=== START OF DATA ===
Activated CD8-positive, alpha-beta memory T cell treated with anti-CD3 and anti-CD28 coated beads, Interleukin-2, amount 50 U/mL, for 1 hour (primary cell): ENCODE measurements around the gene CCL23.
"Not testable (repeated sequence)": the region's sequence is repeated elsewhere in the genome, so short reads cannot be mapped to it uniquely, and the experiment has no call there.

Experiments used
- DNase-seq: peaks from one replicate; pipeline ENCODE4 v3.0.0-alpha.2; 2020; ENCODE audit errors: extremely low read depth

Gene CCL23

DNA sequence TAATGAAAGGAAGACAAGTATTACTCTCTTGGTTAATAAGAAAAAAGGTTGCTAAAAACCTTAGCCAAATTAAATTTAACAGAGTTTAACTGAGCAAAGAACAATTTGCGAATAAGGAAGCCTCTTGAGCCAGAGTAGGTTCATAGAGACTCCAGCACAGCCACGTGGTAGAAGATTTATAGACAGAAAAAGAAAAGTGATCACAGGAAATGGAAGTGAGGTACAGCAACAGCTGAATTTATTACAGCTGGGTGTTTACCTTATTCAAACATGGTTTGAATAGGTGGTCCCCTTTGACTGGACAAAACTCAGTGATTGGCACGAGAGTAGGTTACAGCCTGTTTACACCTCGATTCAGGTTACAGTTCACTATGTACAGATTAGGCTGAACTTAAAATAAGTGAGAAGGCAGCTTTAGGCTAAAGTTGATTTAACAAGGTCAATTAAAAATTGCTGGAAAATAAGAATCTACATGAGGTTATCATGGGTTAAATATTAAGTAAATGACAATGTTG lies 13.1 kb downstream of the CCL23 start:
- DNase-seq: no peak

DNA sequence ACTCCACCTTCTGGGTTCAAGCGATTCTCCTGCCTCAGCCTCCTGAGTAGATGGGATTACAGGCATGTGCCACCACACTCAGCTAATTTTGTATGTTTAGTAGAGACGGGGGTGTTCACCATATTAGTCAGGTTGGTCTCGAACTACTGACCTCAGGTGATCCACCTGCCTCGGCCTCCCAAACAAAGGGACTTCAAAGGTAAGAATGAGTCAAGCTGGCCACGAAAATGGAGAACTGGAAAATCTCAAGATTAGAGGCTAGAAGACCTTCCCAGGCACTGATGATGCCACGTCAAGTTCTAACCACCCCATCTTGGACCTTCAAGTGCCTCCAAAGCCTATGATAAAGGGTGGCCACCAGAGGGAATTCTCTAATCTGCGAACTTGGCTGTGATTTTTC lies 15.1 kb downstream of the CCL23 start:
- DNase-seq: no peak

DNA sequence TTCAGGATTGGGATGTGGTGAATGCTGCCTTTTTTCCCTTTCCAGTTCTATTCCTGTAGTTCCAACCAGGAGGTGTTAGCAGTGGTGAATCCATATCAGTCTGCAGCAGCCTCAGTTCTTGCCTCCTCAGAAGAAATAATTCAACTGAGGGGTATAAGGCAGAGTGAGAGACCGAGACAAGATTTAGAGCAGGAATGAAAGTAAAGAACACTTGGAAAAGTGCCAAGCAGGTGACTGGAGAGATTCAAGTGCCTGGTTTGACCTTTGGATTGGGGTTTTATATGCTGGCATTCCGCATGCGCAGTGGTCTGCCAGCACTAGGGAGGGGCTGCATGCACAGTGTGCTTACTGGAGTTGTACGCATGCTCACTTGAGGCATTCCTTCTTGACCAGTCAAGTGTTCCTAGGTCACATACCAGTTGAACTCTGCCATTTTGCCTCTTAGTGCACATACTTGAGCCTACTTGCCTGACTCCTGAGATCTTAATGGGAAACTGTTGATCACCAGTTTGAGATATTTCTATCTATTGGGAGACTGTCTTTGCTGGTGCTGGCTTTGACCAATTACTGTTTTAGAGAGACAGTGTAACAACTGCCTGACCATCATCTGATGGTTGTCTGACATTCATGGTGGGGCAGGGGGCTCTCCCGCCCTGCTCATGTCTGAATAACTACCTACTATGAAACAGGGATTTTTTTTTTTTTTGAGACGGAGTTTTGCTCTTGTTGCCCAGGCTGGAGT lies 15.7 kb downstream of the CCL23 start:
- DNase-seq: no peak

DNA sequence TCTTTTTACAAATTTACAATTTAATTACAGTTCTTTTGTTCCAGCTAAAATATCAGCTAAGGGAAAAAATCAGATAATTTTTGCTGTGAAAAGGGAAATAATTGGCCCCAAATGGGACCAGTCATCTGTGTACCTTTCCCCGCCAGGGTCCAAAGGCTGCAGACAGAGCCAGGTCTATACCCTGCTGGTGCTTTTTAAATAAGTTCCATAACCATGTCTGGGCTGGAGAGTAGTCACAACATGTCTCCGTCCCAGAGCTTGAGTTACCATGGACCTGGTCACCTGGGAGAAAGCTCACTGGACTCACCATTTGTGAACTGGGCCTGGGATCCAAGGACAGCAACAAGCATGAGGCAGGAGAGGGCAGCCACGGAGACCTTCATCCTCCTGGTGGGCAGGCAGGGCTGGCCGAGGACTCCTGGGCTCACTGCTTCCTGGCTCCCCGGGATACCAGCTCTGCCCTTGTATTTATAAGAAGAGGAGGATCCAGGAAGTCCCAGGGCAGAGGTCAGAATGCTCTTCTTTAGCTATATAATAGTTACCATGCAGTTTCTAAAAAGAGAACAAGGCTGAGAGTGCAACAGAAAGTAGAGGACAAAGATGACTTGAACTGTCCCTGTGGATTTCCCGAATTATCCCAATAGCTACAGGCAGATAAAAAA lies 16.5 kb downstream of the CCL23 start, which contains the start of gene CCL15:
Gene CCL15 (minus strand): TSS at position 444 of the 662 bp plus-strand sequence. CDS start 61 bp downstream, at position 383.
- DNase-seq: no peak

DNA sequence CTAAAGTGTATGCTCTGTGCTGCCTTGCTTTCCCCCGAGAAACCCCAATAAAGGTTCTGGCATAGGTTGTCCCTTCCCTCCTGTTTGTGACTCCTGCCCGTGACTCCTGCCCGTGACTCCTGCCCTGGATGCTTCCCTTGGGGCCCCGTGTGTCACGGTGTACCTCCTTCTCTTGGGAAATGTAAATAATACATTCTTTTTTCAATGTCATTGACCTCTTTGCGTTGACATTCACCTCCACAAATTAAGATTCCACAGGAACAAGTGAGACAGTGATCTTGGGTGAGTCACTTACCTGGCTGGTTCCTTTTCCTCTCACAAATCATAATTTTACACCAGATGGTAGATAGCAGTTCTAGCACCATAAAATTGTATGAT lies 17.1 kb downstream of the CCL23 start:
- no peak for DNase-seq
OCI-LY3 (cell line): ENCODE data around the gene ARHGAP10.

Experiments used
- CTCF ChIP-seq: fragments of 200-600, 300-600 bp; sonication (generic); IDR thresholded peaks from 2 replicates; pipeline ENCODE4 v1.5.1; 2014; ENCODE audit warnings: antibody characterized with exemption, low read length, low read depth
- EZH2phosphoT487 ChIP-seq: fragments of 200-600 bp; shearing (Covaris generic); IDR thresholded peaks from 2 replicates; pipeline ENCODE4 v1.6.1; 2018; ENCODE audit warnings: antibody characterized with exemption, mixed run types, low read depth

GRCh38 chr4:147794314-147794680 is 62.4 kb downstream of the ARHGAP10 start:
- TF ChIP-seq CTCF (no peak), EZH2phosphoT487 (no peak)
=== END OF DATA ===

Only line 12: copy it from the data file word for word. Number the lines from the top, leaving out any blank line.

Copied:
DNA sequence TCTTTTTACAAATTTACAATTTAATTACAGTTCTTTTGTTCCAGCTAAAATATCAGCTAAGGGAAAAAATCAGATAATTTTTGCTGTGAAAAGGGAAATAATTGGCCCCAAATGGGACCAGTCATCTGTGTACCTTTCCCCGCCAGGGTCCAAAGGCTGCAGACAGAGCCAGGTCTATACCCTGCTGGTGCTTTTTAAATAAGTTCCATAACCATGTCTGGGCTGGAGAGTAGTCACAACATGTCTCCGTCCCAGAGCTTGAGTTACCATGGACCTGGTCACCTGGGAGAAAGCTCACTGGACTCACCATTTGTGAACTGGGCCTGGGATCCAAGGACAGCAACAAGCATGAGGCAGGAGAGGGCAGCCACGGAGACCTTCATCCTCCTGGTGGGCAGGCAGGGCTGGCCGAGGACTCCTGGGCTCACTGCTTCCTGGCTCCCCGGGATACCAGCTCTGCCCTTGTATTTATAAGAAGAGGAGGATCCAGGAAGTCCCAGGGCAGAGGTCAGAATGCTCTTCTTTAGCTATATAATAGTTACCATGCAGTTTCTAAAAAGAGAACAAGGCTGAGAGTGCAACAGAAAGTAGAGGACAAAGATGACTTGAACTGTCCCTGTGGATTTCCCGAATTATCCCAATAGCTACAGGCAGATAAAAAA lies 16.5 kb downstream of the CCL23 start, which contains the start of gene CCL15: